The Real Threat to Israel’s National Security

by Alon Ben-Meir Dr. Alon Ben-Meir is a professor of international relations at the Center for Global Affairs at NYU. He teaches courses on international negotiation and Middle Eastern studies. Contact: 05.03.2010

It is time for the Israeli government to be realistic with the changing political conditions in the Middle East. The national security paranoia that has defined its policy toward the Arab world is dated, and no longer helps Israel in dealing with its regional threats: in fact, this paranoia is serving only to obstruct what is left of a lagging peace process. The current conditions on theground are ripe for the establishment of a just and sustainable peace: The Arab League is endorsing renewed efforts by the United States to facilitate a peaceful two-state solution with normalization of relations with Israel through the Arab Peace Initiative, the Palestinian Authority's Salam Fayyad has begun implementing a non-violent plan to build successful state institutions in the West Bank, and the US and EU are both invested in a direct path toward a secure and viable two-state solution. These reasons, coupled with Israel's unquestioned military ability to defend itself in any future confrontation, make Israel's continued argument for national security less valid. Israel must sooner than later chose between either continued occupation, which is bound to explode time and again and paradoxically undermine Israel's national security interests for peace with security with the Arab states.

Whereas incessant Arab hostilities and violence from Palestinian militant groups has justified the occupation for many Israelis on the grounds of national security, the Arab states' position has dramatically changed in the past decade, a fact which is not reflected in current Israeli policy. Moreover, Israel has failed to demonstrate, especially since 2000, how the occupation has in any way enhanced its national security, when in fact it has promoted further enmity, instability and violence, not to mention the astronomical cost in treasure and blood. Despite the relative socio-economic and security improvements in the West Bank, recent low-level violent clashes between Israel and the Palestinians in East Jerusalem and Hebron are feared to constitute a forerunner of another major violent outbreak that could torpedo any prospect for a peaceful solution in the foreseeable future. For this reason, 43 years later, the international community recognizes no correlation between occupation and national security, and views Israel's continued occupation not only as a security liability for Israel but the single most serious impediment to peace and regional strife.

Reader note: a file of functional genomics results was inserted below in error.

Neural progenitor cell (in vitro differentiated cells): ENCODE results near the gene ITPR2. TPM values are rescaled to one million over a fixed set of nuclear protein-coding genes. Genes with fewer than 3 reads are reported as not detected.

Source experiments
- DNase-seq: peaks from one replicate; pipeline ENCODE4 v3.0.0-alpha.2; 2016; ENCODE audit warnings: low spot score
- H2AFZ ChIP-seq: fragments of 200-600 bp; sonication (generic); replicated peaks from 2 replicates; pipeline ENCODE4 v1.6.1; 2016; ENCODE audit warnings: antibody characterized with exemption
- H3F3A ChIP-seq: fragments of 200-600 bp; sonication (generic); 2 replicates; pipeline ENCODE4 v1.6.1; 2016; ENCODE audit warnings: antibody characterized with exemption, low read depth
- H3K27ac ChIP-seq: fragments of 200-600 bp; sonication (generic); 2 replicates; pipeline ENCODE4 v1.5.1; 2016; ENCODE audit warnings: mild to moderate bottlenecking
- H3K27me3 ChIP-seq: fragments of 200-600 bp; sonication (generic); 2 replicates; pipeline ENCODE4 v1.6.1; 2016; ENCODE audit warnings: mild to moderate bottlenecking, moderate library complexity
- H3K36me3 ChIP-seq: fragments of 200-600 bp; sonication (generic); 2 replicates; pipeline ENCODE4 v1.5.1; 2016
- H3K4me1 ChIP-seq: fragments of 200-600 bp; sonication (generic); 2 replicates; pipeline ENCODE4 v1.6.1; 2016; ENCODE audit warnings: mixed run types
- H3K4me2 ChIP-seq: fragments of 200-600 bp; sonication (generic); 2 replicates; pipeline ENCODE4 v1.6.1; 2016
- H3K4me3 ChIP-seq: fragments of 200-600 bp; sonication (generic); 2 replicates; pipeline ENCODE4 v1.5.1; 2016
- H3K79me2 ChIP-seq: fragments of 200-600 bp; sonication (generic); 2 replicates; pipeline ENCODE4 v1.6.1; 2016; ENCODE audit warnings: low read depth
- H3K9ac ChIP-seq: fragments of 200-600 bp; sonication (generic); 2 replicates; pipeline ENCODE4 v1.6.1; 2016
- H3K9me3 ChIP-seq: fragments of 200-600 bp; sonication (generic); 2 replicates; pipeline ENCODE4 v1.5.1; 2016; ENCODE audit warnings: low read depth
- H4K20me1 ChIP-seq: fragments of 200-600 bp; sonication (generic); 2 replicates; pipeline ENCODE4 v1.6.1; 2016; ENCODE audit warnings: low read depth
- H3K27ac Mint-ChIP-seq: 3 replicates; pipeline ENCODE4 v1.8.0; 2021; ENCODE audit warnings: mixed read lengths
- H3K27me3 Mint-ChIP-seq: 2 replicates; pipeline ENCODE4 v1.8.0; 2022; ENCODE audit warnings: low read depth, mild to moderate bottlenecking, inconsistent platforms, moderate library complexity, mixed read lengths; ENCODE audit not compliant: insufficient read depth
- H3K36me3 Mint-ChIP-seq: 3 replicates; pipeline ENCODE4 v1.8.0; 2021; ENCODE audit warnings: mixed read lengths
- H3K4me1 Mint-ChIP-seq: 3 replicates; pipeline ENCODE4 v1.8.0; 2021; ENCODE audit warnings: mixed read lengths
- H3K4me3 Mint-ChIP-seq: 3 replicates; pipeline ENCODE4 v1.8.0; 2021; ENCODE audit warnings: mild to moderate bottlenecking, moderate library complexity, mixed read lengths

Immediately after the 1967 Six Day War, Israel offered to return the vast majority of the territories captured in exchange for peace but the answer from the Arab states was a resounding no: no peace, no recognition and no negotiations. While the Arab League has now come around to support in full a two-state solution, it is unrealistic to suggest that any Arab body will accept anything less than the land-for-peace deal that was offered more than four decades ago. In lieu of Arab rejection, almost immediately after the end of the war the Labor government decided to build settlements on the outskirts of Jerusalem to protect the city from all angles. In subsequent years, successive Israeli governments- especially those right-of-center-have propagated systematic entrenchment in the territories under the guise of national security, which has given rise to a powerful settlers' movement anchored in two extraordinary sentiments: reconstituting Jewish life in ancestral land (Judea and Samaria) at any cost and a movement based on socio-economic conditions and cheap cost of living. For these reasons, past and present Israeli governments have been hard pressed not to impede the growth of the settlements. But in recent years, these incentives counter the desire of the Israeli majority for peace and a Palestinian state, and the occupation has become nothing less than a liability. While many Israelis understand the repercussions of occupation, they are generally persuaded by the government rhetoric which uses the near daily Palestinian violent provocations as a proof for the need to sustain the occupation, rather than portraying the violence as a reaction to the occupation. After more than four decades and years of peace negotiations, one thing has become abundantly clear: the only remaining value to the occupation is that it can be used as a bargaining chip to secure a better peace deal with the Arab states, and subsequently with the rest of the Muslim world.